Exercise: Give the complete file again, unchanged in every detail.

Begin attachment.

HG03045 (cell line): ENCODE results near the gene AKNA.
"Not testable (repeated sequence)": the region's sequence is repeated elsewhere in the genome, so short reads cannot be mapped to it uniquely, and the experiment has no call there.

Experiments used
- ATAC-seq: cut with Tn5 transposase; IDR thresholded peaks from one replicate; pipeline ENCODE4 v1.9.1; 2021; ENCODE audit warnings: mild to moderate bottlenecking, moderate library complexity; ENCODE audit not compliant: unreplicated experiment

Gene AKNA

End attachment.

HG03045 (cell line): ENCODE results near the gene AKNA.
"Not testable (repeated sequence)": the region's sequence is repeated elsewhere in the genome, so short reads cannot be mapped to it uniquely, and the experiment has no call there.

Experiments used
- ATAC-seq: cut with Tn5 transposase; IDR thresholded peaks from one replicate; pipeline ENCODE4 v1.9.1; 2021; ENCODE audit warnings: mild to moderate bottlenecking, moderate library complexity; ENCODE audit not compliant: unreplicated experiment

Gene AKNA